Your camper is going to be great!
My parents were in town a few weeks ago for Mother’s Day and as is always the case with our pre-summer visits, talk quickly turned to reminiscing about my own days as a summer camper. My kids love these stories and always have a good laugh at my expense.
I have spent my whole life in summer camp. I started at age six as an extremely homesick camper at Camp Ponacka. The middle of three boys, I was always the apprehensive one. I wouldn’t do sleepovers, I had to be forced into birthday parties and each summer on camp arrival day, I would chase my parents’ station wagon down the camp driveway crying, begging them not to leave me. My brothers, on the other hand, bounded into their new cabins. Of course these feelings only lasted a day or two and I quickly became hooked on camp. Who would have known back then, that I would choose a lifetime of camping?
Our own family ‘camp story’ was the opposite – my daughter could not wait to turn six so she could move into a camper cabin and when the time came, it was not my daughter, but my wife Alyson sobbing at her door as she said goodbye. The rest of us watched her in amazement, because of course we live right on site during the summer and see our daughter all the time.
Whether the tears are from a parent or from a child however, the tears are real. Parents are nervous about whether their kids are going to be okay.
Will they be safe?
Will they be homesick?
Will they make friends?
Will they adapt to taking care of themselves?
Moms tell me: “My child has never brushed her teeth or shampooed her hair on her own, how will they do it?” And kids are nervous because everything is new (and in our case worry about whether their parents – read Alyson – will be okay while they are gone).
As both a camp director and a camper parent, I feel I can confidently reassure families that both your child (and you) are going to be GREAT at camp this summer.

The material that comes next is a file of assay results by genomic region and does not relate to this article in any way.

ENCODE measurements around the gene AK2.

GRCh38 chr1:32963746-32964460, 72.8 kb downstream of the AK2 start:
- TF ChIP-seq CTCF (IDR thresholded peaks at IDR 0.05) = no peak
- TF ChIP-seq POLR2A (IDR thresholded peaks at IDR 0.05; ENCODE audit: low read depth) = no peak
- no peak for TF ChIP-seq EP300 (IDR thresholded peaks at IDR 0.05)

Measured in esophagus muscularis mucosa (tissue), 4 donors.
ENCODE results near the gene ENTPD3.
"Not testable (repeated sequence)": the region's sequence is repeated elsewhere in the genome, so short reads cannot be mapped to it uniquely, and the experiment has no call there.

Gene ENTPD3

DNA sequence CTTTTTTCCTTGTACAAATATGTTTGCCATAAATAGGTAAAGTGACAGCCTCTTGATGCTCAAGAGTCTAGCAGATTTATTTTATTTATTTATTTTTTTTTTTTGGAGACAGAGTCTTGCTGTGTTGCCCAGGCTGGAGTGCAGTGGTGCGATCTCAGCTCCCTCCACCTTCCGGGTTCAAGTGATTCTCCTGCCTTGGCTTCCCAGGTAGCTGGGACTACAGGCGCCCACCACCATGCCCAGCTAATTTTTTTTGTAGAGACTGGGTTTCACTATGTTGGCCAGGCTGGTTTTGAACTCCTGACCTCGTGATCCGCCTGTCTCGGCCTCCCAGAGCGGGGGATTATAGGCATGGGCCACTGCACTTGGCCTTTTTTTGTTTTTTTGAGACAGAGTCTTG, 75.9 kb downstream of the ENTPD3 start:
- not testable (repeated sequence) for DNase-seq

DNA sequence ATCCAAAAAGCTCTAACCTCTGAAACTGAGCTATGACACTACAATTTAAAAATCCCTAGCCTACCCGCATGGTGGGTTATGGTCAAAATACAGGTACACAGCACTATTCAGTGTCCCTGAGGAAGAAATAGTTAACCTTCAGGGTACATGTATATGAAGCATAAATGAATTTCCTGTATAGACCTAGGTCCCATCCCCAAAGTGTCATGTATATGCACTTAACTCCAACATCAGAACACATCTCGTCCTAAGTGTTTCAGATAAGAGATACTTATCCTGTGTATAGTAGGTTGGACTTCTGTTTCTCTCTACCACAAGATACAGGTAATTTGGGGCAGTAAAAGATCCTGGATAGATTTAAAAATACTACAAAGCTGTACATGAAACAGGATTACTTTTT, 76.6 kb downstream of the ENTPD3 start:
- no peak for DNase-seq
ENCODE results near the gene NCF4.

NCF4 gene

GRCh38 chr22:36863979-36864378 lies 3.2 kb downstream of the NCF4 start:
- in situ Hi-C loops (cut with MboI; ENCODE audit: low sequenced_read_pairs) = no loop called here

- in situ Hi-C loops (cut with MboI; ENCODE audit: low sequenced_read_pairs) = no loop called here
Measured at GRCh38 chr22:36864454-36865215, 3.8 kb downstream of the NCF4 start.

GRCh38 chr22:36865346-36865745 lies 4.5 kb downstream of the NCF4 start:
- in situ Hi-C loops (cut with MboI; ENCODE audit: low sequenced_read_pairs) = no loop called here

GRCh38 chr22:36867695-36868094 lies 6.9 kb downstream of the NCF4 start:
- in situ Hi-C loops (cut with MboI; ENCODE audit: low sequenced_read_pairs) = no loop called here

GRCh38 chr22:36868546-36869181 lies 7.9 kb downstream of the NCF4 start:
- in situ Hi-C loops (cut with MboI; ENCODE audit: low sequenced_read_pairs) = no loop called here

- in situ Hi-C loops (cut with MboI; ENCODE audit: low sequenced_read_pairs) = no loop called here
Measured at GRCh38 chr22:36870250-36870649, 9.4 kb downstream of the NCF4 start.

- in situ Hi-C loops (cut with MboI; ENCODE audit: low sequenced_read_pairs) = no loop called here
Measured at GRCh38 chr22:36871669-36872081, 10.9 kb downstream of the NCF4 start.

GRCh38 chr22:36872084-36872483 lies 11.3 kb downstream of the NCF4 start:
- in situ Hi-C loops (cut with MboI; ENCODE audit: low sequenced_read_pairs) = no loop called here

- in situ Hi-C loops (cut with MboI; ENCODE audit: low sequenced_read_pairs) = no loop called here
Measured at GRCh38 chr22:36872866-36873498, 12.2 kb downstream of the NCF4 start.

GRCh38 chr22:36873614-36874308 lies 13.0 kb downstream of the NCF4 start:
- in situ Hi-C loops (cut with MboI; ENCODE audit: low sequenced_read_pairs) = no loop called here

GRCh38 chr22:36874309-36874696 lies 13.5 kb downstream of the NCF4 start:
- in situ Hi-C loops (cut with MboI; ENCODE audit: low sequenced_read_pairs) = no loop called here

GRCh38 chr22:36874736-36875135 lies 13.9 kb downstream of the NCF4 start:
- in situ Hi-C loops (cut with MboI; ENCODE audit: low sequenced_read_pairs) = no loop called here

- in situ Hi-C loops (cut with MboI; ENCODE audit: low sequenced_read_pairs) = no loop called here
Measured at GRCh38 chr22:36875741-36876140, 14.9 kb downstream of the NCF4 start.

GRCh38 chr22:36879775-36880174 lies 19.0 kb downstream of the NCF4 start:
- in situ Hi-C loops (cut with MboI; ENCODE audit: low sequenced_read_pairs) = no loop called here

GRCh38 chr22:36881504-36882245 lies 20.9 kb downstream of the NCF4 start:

We all struggle with the question of whether our children are really ‘ready for camp.’ This past year I was lucky enough to hear Michael Thompson speak. Some of you may be familiar with his book, “Homesick and Happy: How Time Away from Parents Can Help a Child Grow.”
Thompson says that in fact there are many things that parents can’t do for their children that camp does so well. He noted that parents can’t ‘give’ their children confidence, nor can they pick and manage friendships (or at least not as children age). Situations experienced at camp, like living in a cabin with eight other children, some of whom your camper loves, some of whom they may dislike, these situations help children develop self-control and empathy.
Banding together with other campers to play a team game, to try new foods or even to overcome homesickness, all help build independence. Feeling homesick is so common, but in these new times of need, campers rely and lean on their counsellors and their new friends to help them overcome these feelings. These are invaluable experiences they might not normally have at home.
I haven’t met one parent who didn’t notice a change in their camper upon returning from camp. Parents notice that their child was better able to advocate for himself, took on more roles around the house, that he or she became more outgoing or comfortable at school or in new social situations.
Camp provides our children with an outstanding experience, which we at Onondaga feel very proud to be a part of. Some of my closest friends in life are those I made during my camper days – the same kids that witnessed me chasing my parent’s car down the road but still welcomed me with open arms because we shared a strong and special bond each summer.
At this wonderful place called camp.
I am really looking forward to welcoming all of our campers — new and old — this summer and we hope to give them an experience of a lifetime.